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(181 words)

Author(s): Cotton, J. S.
, a native state of India, in Gud̲j̲arāt, consisting of four detached portions within the Bombay Presidency; the ruler is a Marāṭhā, bearing the family name of Gaikwār. Area: 8,099 sq. m.; pop. (1901): 1,952,692, of whom 165,014 were Muḥammadans; revenue: Rs. 1,64,86,000. The city of Barōda, on the Vis̲h̲wāmitri river — pop. (1901): 103,790 — was of Muḥammadan foundation, as shewn by its walls. The Gaikwārs always had in their service Muḥammadan Sardārs and Arab and Rohilla mercenaries, whose descendants are supported by the state to this day. The Gaikwārs have also kept ¶ up the custom …


(153 words)

Author(s): Cotton, J. S.
, a town and district of India, in the N. W. Frontier Province. Area of district 1,670 sq. m.; pop. (1901) 226,776, of whom nearly 90% are Muḥammadans. It consists of a basin, watered by the Kurram and Tochi rivers, and entirely shut in by mountains. More than half of the inhabitants are Paṭhāns, speaking Pas̲h̲tu, the chief tribes being Marwats, Bannūčīs, and Wazīrs. The crops are wheat, gram, maize, and millet, grown by irrigation from petty canals. Except for frontier raids, the district has …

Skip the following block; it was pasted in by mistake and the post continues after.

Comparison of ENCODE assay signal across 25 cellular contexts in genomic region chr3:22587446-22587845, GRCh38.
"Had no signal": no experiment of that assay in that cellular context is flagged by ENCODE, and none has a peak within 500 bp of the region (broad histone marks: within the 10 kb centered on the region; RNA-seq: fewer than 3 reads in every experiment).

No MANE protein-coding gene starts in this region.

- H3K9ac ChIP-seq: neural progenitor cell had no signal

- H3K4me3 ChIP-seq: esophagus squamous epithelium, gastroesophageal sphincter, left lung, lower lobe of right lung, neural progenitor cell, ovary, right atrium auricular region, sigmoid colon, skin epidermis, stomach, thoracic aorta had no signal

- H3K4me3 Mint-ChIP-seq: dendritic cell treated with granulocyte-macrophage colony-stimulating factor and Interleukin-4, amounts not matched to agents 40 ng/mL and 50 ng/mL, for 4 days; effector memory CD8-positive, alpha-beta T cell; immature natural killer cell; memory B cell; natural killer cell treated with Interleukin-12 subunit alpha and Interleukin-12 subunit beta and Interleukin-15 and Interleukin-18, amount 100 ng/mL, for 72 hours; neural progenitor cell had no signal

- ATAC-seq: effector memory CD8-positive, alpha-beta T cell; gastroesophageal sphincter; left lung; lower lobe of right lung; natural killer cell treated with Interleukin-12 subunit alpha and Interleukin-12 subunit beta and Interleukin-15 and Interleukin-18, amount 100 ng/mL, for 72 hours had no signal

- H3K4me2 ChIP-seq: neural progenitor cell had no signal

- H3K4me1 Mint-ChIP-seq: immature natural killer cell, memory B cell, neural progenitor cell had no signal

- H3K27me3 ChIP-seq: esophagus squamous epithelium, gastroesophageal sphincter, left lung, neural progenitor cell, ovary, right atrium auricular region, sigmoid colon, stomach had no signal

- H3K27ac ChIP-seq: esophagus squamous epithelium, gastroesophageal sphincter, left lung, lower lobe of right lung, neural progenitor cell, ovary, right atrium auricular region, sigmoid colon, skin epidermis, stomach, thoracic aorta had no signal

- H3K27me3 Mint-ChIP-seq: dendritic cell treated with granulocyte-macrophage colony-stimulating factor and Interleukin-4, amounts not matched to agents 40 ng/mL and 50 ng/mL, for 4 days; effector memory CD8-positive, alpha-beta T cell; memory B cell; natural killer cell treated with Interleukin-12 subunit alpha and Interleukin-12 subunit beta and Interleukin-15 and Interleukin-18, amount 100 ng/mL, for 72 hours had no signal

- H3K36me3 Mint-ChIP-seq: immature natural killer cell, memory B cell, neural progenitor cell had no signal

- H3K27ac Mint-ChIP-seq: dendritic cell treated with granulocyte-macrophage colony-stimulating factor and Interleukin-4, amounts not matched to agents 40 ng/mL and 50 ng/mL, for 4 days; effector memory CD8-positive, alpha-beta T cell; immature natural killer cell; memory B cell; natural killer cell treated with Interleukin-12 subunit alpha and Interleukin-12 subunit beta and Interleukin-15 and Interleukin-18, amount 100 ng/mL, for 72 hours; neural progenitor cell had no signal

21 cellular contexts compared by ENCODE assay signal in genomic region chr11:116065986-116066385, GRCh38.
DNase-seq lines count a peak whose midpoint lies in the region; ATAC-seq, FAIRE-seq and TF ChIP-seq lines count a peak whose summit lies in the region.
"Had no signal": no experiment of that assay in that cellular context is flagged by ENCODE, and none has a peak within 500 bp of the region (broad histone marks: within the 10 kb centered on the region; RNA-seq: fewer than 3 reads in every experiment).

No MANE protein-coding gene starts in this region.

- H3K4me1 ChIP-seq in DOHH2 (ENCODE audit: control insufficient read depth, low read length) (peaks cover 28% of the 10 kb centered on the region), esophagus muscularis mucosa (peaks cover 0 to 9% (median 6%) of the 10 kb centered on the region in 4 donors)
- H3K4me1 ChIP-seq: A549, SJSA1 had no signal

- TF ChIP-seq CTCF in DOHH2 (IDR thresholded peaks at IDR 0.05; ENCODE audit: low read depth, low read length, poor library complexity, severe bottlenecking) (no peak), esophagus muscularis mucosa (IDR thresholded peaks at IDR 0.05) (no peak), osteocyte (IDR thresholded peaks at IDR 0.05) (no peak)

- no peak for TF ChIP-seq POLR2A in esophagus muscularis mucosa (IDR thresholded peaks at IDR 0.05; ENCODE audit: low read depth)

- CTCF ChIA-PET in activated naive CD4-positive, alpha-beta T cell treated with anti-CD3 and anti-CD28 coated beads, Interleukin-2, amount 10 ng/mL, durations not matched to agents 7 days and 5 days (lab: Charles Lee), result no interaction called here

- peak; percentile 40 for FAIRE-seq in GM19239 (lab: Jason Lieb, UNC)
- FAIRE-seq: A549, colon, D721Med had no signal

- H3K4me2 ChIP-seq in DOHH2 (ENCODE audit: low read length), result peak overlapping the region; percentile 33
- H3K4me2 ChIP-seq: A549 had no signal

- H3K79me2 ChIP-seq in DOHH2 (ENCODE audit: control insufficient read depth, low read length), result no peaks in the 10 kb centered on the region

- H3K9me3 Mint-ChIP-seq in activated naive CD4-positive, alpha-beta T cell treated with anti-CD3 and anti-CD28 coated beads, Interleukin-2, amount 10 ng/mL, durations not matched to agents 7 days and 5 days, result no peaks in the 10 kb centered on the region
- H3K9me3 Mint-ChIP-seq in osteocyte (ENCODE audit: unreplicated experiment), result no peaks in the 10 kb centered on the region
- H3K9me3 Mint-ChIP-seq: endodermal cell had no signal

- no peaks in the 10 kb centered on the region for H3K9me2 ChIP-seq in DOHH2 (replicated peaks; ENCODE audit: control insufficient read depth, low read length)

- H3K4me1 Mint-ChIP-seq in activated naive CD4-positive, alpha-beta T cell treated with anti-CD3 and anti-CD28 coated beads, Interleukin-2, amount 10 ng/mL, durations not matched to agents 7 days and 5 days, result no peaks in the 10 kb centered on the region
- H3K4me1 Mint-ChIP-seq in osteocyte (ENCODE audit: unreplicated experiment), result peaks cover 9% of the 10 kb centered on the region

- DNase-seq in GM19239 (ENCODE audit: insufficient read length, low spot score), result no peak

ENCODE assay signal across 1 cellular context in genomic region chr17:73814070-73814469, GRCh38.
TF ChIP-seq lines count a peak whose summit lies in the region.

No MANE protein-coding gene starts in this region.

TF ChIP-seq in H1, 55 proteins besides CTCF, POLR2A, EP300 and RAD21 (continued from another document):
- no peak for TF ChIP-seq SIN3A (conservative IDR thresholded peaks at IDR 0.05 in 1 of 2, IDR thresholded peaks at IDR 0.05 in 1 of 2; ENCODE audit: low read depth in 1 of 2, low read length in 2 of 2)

(714 words)

Author(s): Cotton, J. S.
(Dacca) (from the ḍhāk tree, Butea frondosa), historic capital of Eastern Bengal, giving its name to a district; area, 2,781 sq.m.; pop. (1911), 2,960,402, (having increased by 12% during the previous decade), of whom more than three-fifths are Musalmans. It contains two older capitals, now mere ruins: Bikrampur, the traditional centre of two Hindu dynasties and still the home of many high-caste Hindus; and Sōnārgāōn, the residence of Musalman governors and kings for three centuries after the conquest by ʿAlāʾ al-Dīn in 1296 a. d. Situated at the junction of the Ganges and Brah…


(164 words)

Author(s): Cotton, J. S.
or Čattagram, a town and district of India, in Eastern lien gal, at the head of the Bay of Bengal, extending south along the coast towards Arakan. Area of district, 2,429 sq. m.; pop. (1901), 1,353,250, of whom 72% are Muḥammadans. The town, on the right bank of the Karnaphuli river, 12 m. from the sea, is the second seaport in Bengal after Calcutta, and its importance has been increased by the opening of railway communication with Assam. In 1905 it was created the subordinate capital of the new …